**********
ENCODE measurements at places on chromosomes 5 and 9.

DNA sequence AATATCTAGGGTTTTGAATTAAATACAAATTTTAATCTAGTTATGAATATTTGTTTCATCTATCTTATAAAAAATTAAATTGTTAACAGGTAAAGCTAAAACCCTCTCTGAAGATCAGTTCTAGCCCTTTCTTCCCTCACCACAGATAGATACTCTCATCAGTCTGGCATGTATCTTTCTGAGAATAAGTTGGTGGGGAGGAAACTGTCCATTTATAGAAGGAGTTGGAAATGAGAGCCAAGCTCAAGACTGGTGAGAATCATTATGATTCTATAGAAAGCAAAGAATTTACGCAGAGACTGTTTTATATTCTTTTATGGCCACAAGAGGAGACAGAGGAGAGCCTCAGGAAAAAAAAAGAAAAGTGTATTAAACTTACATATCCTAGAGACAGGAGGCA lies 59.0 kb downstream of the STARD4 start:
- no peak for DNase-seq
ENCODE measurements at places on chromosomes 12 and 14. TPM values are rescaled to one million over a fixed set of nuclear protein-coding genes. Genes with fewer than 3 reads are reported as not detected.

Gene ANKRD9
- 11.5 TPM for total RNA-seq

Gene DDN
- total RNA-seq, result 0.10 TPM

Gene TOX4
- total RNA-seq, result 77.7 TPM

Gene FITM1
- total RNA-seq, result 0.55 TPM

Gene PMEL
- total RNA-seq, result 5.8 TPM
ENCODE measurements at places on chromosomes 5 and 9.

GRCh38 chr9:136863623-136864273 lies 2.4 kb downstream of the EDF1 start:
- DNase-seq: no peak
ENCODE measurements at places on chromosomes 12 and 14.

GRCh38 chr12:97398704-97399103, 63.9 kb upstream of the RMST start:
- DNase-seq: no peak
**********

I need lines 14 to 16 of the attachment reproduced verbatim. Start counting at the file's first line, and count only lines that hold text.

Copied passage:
- total RNA-seq, result 5.8 TPM
ENCODE measurements at places on chromosomes 5 and 9.

GRCh38 chr9:136863623-136864273 lies 2.4 kb downstream of the EDF1 start: